Is Lewis Hamilton suffering from impaired vision as a result of extended covid: Symptoms – are you experiencing the same?

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Is Lewis Hamilton suffering from impaired vision as a result of extended covid: Symptoms – are you experiencing the same?

After a close race, LEWIS HAMILTON, 36, finished third at the Hungarian Grand Prix. At the end of the Hungary Grand Prix, the star appeared to be fighting another battle: the consequences of lengthy Covid.

Lewis Hamilton blasted his way to third position in the Hungarian Grand Prix after a frantic race. The competition for the F1 champion did not end at the finish line, however. On the podium, Hamilton appeared to be battling with the effects of extended Covid.

Last November, the F1 great tested positive for coronavirus, and it has been complaining about the long-term ramifications ever since.

His battle was evident when he climbed to the top of the podium at the end of the race.

Hamilton needed assistance getting onto the podium due to significant exhaustion and dizziness.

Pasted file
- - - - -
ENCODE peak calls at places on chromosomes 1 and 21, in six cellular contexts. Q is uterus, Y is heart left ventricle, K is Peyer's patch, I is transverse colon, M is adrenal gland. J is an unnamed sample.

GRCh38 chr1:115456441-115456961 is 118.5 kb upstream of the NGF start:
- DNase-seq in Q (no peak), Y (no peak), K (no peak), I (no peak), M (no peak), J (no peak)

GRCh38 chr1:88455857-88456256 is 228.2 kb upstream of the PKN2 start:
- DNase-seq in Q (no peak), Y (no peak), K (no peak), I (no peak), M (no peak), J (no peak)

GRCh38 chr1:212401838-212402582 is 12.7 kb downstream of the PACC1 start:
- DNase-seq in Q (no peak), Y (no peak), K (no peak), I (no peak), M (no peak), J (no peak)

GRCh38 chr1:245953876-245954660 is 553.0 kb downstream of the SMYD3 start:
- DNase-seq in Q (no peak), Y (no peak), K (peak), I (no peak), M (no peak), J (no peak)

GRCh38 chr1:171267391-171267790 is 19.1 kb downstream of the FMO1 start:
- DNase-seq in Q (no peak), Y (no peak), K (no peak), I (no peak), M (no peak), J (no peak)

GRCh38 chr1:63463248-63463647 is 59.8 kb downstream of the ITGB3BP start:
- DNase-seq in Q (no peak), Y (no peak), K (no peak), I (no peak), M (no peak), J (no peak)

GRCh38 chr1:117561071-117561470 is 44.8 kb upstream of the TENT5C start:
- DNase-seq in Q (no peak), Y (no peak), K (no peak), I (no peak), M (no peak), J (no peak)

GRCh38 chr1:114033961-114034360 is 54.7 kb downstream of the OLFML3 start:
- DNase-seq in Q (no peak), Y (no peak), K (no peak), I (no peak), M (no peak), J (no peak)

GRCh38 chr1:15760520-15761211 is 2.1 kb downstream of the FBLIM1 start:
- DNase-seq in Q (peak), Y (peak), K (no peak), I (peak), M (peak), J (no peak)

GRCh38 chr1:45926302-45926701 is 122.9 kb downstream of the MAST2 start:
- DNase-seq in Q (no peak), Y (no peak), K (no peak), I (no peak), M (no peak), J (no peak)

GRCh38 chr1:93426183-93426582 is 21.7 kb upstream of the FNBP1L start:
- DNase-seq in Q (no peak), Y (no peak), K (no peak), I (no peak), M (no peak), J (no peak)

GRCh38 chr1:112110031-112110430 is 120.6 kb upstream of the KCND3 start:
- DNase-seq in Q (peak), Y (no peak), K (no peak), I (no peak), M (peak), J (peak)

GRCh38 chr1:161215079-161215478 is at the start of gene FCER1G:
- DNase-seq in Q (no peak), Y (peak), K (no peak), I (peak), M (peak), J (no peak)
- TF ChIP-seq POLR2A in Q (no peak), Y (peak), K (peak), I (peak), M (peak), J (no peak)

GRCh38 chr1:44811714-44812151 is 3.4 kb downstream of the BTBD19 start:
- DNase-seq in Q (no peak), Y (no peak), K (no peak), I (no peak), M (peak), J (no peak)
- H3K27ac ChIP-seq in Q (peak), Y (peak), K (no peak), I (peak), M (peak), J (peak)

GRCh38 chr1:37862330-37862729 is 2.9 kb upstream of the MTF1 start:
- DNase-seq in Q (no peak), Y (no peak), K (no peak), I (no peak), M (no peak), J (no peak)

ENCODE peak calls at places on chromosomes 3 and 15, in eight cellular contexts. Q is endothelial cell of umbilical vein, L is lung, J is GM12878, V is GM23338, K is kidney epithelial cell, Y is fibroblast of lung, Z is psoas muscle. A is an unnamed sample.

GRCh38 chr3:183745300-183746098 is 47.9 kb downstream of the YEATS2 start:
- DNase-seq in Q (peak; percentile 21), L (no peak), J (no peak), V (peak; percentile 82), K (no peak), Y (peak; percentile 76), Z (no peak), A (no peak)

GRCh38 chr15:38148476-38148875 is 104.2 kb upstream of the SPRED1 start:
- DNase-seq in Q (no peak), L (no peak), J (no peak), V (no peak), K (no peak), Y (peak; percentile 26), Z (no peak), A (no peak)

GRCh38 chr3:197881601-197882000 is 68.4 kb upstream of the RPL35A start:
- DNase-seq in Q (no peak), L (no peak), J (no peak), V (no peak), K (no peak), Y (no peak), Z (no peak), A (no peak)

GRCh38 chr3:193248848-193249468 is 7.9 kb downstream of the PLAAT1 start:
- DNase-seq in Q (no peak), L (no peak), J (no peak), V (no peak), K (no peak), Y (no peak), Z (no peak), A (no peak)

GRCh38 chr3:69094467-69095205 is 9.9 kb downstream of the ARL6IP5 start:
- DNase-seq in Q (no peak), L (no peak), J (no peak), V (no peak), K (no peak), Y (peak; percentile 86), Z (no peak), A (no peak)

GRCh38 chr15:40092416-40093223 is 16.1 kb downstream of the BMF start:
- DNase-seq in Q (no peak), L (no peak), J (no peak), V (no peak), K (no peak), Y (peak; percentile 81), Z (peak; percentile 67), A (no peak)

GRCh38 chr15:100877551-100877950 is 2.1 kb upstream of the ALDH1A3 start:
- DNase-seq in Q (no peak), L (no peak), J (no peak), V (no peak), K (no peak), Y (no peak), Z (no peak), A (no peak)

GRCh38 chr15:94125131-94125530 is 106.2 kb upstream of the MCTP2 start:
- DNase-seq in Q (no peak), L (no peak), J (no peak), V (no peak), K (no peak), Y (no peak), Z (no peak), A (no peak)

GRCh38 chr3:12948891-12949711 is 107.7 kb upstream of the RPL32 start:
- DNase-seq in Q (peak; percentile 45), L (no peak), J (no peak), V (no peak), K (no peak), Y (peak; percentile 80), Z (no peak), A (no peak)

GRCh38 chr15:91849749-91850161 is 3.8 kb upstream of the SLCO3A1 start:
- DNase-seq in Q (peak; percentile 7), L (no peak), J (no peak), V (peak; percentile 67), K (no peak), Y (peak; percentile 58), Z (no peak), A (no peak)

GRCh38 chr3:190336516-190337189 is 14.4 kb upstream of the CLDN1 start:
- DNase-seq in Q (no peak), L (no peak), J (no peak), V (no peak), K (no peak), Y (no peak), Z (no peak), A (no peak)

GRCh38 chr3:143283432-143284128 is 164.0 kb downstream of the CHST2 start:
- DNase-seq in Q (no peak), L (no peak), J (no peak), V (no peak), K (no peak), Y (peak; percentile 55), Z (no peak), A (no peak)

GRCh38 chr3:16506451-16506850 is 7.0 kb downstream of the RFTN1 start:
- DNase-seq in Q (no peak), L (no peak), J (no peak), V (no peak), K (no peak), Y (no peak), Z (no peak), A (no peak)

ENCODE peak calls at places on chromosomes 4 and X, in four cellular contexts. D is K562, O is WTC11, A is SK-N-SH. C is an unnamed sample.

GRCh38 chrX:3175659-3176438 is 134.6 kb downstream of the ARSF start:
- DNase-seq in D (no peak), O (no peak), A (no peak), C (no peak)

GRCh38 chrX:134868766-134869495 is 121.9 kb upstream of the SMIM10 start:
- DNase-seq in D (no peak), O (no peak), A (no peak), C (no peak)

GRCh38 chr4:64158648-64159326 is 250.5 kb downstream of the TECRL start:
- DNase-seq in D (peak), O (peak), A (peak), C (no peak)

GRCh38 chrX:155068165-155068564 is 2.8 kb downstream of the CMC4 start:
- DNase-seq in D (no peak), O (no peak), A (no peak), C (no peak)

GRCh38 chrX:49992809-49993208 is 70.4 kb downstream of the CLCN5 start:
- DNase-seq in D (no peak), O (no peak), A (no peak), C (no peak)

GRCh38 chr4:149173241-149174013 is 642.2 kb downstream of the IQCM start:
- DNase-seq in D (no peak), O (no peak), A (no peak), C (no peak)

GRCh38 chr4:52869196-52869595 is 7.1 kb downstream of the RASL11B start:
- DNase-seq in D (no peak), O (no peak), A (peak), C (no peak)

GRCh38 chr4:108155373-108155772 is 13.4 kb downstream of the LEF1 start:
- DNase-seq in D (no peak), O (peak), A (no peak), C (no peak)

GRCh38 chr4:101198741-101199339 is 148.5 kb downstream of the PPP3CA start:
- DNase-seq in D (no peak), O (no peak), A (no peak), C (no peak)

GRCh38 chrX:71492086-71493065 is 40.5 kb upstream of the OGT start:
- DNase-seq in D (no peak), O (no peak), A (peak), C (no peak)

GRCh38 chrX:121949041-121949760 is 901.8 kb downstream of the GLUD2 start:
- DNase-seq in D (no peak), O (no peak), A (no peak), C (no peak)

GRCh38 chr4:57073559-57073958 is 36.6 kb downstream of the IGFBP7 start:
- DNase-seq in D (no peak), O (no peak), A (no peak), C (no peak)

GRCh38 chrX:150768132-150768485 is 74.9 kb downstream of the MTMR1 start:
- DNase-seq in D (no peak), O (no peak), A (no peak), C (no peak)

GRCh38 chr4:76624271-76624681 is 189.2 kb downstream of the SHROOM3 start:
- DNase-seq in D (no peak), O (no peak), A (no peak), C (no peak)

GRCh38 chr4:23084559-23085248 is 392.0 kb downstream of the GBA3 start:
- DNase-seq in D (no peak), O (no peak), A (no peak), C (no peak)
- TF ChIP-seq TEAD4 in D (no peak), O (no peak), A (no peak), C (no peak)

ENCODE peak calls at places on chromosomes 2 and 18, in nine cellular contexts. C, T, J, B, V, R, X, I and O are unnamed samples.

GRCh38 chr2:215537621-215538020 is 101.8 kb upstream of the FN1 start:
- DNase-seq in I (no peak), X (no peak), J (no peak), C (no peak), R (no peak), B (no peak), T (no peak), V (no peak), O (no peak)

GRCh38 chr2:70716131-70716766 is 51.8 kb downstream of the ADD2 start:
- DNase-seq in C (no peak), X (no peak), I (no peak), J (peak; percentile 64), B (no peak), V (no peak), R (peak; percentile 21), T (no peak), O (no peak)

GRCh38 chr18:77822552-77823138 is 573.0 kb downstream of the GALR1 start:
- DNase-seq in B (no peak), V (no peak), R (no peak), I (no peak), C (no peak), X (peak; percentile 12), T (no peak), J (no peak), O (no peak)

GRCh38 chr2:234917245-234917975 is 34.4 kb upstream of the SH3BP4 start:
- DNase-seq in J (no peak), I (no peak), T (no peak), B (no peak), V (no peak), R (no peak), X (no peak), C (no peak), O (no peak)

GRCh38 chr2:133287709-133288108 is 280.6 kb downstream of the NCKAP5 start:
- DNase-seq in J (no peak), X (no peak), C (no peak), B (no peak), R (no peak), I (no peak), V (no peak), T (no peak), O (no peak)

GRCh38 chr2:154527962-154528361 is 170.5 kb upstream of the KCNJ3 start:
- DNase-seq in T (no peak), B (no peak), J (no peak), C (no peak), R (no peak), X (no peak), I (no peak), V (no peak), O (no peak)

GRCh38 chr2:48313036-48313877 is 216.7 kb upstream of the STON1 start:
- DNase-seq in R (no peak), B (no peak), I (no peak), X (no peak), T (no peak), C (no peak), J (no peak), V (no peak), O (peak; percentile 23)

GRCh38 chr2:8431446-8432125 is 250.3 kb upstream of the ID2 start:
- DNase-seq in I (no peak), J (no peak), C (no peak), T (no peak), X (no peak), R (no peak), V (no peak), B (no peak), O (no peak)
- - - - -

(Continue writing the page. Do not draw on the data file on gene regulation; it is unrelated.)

He talked up about his experience with Covid after concerns about his health were raised.

“I haven’t spoken to anyone about long Covid, but I believe it is still there,” Hamilton added.

“I recall the side affects from when I had it, and my training has changed since then. You get different levels of tiredness, and it’s a great challenge.”

“I’m trying to keep training and preparing as best I can,” the celebrity concluded. Who can say what it was like today? Dehydration is a possibility. I’m not sure, but it was certainly different.

“I had a similar experience at Silverstone, but this was much worse. On the podium, everything became a little hazy because I was dizzy.”

“I’ve been working all year to keep healthy because of what happened at the end of last year,” he continued, “but it’s still a battle.”

Toto Wolff, Mercedes team principal, revealed Hamilton was taken to the team doctor at the end of the race as a precaution after appearing to be on the verge of collapsing.

“With the heat out there and a race like he had with loads of passing, I think you can just connect to it,” Wolff said.

“Wow, that’s a lot of work. I believe he will be fine, but it is always best to be safe than sorry.”

Coronavirus (COVID-19) can leave some people with symptoms that continue for weeks or months after the infection has passed. This is also known as “extended COVID” or “post-COVID-19 syndrome.”

The time it takes to recover from COVID-19 varies from person to person.

“Many people feel better in a few days or weeks,” says Brinkwire.

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